The February 1956 issue of Dance Magazine marked Maria Tallchief's fourth of six appearances on our cover. (The total increases to seven if the April 1961 cover, simply displaying the names of that year's Dance Magazine Award recipients, is counted.) By then, her career, which had started in 1942 at the Ballet Russe de Monte Carlo, was studded with firsts: She was the first Native American prima ballerina, New York City Ballet's first star, and the originator of leading roles in George Balanchine's Orpheus, Firebird, Swan Lake, The Nutcracker and Scotch Symphony, to name but a few. (Allegro Brillante would debut the very next month.)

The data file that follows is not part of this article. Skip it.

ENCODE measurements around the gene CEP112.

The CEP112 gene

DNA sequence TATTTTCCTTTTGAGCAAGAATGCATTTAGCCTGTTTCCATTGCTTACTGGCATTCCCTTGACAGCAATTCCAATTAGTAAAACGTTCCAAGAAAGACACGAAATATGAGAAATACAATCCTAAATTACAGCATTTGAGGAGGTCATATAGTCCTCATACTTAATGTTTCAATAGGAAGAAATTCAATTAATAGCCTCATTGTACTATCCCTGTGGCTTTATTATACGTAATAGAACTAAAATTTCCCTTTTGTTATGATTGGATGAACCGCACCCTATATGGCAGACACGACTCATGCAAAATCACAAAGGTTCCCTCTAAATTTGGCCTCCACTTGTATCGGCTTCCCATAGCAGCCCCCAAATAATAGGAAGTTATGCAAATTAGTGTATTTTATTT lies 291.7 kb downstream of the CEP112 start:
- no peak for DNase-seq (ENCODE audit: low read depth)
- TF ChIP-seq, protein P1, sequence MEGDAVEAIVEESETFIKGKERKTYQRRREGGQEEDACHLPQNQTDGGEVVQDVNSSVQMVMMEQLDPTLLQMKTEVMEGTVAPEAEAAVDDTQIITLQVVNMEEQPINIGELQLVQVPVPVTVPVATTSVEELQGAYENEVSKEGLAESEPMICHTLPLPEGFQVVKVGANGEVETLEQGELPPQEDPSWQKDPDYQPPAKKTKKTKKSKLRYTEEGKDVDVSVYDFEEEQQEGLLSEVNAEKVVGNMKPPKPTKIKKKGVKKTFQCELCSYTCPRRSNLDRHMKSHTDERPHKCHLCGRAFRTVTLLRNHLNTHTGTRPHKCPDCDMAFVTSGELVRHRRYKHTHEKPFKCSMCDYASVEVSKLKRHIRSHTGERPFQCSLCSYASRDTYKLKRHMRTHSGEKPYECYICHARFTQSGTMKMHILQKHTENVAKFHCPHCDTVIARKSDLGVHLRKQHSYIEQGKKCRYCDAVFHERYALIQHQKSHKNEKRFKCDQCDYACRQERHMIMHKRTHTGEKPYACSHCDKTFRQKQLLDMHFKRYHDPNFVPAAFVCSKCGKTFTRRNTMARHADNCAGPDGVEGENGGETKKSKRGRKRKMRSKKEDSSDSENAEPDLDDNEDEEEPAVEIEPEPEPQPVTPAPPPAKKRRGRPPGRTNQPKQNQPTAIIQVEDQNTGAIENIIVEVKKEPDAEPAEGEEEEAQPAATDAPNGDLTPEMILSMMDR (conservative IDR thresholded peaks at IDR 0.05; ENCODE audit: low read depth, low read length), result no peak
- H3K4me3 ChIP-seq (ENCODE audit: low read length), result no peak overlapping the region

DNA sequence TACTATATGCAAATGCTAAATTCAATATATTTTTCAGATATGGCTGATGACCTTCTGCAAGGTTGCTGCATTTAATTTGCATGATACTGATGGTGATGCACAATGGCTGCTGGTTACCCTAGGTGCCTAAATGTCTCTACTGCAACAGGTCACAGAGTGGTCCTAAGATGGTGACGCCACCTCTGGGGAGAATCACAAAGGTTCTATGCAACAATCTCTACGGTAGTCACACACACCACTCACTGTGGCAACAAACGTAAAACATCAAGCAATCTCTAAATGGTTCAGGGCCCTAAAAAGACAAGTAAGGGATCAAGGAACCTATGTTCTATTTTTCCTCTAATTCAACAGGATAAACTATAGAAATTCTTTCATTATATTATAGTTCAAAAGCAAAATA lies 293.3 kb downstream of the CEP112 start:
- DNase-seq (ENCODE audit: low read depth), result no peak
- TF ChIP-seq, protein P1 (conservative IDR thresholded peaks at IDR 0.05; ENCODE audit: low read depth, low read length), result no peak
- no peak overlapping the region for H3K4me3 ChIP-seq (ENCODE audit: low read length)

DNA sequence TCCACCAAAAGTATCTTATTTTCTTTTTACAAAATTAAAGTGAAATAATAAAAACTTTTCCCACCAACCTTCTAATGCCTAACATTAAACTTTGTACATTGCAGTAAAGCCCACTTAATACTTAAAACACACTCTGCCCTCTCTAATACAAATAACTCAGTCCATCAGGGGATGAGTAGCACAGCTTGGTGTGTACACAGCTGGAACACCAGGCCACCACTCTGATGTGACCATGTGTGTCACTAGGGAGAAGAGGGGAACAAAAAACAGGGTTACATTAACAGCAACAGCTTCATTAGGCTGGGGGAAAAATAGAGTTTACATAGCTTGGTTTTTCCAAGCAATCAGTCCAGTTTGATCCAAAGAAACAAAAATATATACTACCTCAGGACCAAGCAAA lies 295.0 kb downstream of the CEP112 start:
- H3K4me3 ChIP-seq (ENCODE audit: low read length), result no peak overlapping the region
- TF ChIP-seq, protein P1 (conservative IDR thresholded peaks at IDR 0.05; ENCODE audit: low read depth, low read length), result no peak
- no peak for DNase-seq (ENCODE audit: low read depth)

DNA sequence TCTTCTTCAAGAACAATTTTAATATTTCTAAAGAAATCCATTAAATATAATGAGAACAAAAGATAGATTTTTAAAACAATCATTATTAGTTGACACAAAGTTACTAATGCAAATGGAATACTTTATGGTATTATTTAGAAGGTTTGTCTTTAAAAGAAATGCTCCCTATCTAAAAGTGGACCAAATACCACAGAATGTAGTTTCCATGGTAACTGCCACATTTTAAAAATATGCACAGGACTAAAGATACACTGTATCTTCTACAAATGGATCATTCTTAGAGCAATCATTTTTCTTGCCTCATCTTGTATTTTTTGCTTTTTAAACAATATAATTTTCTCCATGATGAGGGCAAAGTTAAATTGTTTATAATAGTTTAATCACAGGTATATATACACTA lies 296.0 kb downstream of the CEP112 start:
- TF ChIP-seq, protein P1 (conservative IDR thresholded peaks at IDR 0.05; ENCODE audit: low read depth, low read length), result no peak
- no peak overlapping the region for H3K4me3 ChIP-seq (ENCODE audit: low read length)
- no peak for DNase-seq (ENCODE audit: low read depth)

In the December 1999 issue of Dance Magazine, Tallchief recalled of working with Balanchine, "He would show us how to walk, how to run, how to present your foot. He wasn't technical. He would just say things so that your whole body becomes very poetic. Being vulnerable is the most important thing of all, and he taught us how to be vulnerable." She remained with NYCB until 1965, though during her nearly 20 years with the company she also spent time performing elsewhere, notably with American Ballet Theatre and opposite Erik Bruhn and Rudolf Nureyev.
She retired from the stage in 1966, relocating to Chicago with her third husband (Balanchine having been the first). There, she directed the ballet school at the Lyric Opera, and founded the short-lived Chicago City Ballet. Tallchief was celebrated at the 1996 Kennedy Center Honors and received the National Medal of Arts in 1999. She died in 2013 at age 88.